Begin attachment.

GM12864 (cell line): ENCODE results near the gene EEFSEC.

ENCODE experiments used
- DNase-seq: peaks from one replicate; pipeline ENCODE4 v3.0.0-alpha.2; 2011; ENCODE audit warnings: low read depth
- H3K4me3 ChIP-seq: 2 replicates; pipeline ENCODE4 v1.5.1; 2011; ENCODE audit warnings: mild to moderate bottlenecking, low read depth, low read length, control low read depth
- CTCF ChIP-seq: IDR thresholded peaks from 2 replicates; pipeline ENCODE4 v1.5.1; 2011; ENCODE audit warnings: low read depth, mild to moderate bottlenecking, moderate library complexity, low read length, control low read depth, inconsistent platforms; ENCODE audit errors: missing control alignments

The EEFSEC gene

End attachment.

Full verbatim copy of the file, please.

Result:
GM12864 (cell line): ENCODE results near the gene EEFSEC.

ENCODE experiments used
- DNase-seq: peaks from one replicate; pipeline ENCODE4 v3.0.0-alpha.2; 2011; ENCODE audit warnings: low read depth
- H3K4me3 ChIP-seq: 2 replicates; pipeline ENCODE4 v1.5.1; 2011; ENCODE audit warnings: mild to moderate bottlenecking, low read depth, low read length, control low read depth
- CTCF ChIP-seq: IDR thresholded peaks from 2 replicates; pipeline ENCODE4 v1.5.1; 2011; ENCODE audit warnings: low read depth, mild to moderate bottlenecking, moderate library complexity, low read length, control low read depth, inconsistent platforms; ENCODE audit errors: missing control alignments

The EEFSEC gene